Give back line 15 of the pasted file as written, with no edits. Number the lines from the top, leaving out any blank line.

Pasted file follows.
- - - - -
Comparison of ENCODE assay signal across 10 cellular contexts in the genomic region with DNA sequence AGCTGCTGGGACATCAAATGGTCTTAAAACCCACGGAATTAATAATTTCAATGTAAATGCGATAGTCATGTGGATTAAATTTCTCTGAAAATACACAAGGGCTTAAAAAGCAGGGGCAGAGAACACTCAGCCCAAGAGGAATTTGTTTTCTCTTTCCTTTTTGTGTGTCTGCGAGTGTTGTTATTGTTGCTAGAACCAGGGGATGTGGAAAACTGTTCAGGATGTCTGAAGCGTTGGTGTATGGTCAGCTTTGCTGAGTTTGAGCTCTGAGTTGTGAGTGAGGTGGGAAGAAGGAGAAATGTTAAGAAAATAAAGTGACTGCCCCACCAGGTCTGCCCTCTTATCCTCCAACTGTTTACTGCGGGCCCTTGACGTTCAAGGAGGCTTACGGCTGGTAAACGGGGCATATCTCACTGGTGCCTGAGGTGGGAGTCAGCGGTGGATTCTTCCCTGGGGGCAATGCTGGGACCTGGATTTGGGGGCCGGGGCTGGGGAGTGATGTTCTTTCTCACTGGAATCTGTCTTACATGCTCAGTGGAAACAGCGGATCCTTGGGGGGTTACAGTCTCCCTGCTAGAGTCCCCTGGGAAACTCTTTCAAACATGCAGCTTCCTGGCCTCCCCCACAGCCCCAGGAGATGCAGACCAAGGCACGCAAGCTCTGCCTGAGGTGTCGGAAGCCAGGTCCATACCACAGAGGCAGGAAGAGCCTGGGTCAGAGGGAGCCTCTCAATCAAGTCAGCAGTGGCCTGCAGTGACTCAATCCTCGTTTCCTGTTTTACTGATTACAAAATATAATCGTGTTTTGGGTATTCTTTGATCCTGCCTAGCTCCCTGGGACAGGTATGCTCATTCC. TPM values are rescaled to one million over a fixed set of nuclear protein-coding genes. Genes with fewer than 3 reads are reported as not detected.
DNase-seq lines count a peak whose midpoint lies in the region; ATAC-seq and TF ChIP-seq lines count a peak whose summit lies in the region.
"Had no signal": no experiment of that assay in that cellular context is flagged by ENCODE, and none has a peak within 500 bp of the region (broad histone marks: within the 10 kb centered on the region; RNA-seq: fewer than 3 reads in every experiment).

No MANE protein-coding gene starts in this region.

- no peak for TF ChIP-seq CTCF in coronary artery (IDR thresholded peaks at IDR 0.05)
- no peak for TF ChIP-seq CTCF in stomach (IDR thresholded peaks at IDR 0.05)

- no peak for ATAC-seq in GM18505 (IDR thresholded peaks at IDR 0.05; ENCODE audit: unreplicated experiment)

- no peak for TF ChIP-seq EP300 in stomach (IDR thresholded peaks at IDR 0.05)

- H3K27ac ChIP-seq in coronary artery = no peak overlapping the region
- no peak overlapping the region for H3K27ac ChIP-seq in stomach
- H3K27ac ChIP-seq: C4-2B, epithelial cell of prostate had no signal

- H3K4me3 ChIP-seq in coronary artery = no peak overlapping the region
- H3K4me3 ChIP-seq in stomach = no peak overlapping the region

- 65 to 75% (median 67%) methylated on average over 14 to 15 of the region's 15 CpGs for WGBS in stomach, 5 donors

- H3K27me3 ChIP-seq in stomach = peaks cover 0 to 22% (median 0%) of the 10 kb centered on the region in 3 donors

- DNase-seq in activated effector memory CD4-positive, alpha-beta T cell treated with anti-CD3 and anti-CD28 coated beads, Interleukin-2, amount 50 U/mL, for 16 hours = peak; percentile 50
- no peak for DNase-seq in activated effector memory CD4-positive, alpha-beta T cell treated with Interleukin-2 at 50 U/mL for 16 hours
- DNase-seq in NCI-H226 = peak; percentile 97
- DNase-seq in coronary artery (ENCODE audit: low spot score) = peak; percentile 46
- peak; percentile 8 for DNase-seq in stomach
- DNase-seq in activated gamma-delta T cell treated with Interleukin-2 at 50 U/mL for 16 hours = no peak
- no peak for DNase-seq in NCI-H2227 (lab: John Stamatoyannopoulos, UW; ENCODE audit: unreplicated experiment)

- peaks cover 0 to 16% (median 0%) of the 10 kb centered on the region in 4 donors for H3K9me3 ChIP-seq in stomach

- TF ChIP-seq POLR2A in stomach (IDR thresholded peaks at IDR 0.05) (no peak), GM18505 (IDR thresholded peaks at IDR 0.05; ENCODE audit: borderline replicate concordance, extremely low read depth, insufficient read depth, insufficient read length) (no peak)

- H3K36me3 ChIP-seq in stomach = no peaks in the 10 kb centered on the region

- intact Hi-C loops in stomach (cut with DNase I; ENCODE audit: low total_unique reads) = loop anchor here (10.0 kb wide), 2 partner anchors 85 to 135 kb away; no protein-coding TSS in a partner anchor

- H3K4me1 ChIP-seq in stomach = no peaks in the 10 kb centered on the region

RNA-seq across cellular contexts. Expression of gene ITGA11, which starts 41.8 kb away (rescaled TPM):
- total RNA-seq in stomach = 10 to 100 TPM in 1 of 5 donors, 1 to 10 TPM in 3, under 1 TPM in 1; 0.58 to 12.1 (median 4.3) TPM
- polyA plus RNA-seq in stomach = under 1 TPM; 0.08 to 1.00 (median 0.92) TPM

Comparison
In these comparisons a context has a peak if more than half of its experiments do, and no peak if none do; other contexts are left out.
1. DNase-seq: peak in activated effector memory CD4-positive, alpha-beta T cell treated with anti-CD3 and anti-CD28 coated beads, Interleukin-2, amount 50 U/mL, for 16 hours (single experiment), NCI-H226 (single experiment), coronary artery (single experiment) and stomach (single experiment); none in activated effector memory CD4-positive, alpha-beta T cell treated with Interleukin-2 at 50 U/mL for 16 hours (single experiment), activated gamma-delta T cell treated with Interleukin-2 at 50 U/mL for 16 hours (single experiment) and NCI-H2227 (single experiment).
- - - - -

- H3K27me3 ChIP-seq in stomach = peaks cover 0 to 22% (median 0%) of the 10 kb centered on the region in 3 donors